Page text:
Monday, March 22, 2010

How the iPad is Dangerous to AT&T's Profit Strategy

It's looking more and more like AT&T CEO Randall Stephenson's hope/delusion, that the iPad is simply a wi-fi device and customers won't be interested in AT&T wireless service is wrong and wrong headed. This is not to say that he won't be correct and a majority of iPads will be sold without 3g connectivity. But it's likely that everyone is radically underestimating how many iPad's will be sold it's first year, and AT&T will be completely unprepared for the extra traffic even a percentage of those will mean to it's network. He's also missing the larger implications of the iPad replacing the iPhone as the Apple geek's favorite mobile internet platform. Here's typical geek thinking:

Blogger Jeff Haywood voices prototypical tech geek thinking. If forced to make the choice between having a phone or an internet connection, they quickly choose the internet connection. In fact, without even thinking twice about it. This AT&T's worse nightmare. Geeks who hate talking on the phone and prefer e-mail wonder why they're paying 40 bucks to be reminded that they're too afraid to ask for a girl's phone number.

Naturally, AT&T prefers that people pay for things they don't use, it's free money. And they prefer people are forced to keep paying for things they don't use by long term contracts. The iPad threatens both of these things, which is why Stephenson is whistling in the dark when he thinks it won't impact the iPhone business.

No, the iPhone business won't go away because of the iPad. Not everyone is afraid to call girls. But iPhone growth won't continue as quickly if people who don't really need it for voice end up switching to the iPad. And people who do need voice, wonder if they aren't better served by an alternative cheap cell phone with no contract and an iPad with no contract.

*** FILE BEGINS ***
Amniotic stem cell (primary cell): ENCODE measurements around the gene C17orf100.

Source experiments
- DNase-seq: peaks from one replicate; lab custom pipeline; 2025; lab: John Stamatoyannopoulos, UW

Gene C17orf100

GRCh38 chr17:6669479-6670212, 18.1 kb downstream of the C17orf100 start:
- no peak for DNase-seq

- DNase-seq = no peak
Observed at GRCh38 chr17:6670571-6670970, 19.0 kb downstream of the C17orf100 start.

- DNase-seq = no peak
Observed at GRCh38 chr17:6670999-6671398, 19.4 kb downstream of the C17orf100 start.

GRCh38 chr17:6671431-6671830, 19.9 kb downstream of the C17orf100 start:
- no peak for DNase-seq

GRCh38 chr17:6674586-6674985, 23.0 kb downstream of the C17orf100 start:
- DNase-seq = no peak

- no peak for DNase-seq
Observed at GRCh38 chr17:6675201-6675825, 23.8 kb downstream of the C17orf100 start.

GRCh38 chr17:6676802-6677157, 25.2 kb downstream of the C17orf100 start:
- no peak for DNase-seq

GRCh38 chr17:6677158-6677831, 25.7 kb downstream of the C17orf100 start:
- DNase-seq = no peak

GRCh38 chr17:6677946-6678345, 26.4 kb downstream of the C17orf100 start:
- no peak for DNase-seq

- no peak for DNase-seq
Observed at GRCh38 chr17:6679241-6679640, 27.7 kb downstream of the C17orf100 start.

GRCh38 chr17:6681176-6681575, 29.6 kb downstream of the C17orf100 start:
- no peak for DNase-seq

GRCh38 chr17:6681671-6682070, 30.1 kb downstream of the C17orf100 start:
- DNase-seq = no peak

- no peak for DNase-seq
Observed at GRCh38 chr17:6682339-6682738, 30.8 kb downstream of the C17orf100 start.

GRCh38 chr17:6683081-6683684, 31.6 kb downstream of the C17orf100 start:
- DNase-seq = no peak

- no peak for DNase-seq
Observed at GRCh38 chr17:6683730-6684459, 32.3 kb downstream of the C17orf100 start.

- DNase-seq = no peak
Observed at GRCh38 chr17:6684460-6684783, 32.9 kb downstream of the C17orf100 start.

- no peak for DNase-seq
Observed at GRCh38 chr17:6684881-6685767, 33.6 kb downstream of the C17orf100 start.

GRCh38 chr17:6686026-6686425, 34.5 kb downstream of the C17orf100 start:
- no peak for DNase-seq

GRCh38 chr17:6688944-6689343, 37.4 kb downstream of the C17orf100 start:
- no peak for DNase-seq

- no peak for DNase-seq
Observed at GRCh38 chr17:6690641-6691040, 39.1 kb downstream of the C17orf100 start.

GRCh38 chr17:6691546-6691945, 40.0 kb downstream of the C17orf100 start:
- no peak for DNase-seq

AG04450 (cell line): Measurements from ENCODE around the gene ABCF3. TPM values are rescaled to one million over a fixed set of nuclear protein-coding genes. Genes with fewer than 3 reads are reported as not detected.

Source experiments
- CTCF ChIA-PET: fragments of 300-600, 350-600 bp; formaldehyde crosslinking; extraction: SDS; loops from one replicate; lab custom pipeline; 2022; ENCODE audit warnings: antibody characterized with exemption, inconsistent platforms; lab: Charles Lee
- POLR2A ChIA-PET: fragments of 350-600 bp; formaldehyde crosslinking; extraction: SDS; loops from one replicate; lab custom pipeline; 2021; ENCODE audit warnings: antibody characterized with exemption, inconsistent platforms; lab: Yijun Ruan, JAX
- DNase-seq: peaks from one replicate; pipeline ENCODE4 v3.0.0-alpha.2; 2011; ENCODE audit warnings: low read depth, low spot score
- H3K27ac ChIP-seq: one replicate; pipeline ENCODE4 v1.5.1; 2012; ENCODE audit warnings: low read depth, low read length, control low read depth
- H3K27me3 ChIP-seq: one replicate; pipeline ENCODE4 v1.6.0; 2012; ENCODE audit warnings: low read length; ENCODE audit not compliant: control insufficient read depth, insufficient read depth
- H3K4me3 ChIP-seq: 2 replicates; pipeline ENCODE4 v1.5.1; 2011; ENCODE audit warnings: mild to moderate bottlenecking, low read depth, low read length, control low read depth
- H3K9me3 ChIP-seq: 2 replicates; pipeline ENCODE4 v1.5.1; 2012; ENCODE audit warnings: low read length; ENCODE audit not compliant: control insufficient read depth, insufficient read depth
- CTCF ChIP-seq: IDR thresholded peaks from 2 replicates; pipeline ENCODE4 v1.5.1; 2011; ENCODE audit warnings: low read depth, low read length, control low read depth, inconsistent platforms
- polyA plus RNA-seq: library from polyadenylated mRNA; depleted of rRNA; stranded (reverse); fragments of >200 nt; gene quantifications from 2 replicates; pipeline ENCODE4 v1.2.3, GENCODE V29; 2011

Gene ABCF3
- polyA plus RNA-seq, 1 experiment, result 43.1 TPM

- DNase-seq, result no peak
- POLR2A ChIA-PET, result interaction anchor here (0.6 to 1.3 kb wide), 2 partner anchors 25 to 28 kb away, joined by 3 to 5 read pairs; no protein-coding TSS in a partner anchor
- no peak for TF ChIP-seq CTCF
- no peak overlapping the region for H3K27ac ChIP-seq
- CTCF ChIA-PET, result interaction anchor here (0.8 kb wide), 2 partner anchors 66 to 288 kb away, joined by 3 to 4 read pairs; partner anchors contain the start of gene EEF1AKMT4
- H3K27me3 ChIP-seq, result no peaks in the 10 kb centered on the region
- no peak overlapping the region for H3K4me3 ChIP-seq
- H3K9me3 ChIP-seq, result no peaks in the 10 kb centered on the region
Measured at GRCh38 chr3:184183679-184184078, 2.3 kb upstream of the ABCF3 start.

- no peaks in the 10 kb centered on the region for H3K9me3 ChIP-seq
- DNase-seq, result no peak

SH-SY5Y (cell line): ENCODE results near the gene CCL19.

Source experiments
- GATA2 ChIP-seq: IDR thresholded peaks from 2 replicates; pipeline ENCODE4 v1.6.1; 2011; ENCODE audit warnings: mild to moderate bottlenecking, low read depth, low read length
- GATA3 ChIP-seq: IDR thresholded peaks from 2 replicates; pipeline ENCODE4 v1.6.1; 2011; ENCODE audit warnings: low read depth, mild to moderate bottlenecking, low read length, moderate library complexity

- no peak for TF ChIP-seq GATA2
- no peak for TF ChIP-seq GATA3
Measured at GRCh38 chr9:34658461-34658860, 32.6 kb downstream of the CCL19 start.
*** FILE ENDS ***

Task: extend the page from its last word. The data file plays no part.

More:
AT&T needs to rethink it's policy of forcing people to pay for what they don't use if it wants to stay competitive in the iPhone business. Instead of thinking about how much money it can rip from customers pockets in the short term, it should think about how to develop long term customer loyalty. Self identified geeks, like Haywood, should have the option of not activating their voice service, or getting very low cost "emergency" voice plans. Who knows, maybe someday they'll find a girl they can talk to and get married and need a family plan. Non-geeks who want the iPhone for voice, but don't use it to connect to the internet, should have the option of not paying for data plans. Who knows, maybe someday their grandkids will teach them how to Twitter.

In the meantime, if AT&T won't provide iPhone customers with real choices, the iPad, with a contract AT&T seems to already regret, might provide it without them.

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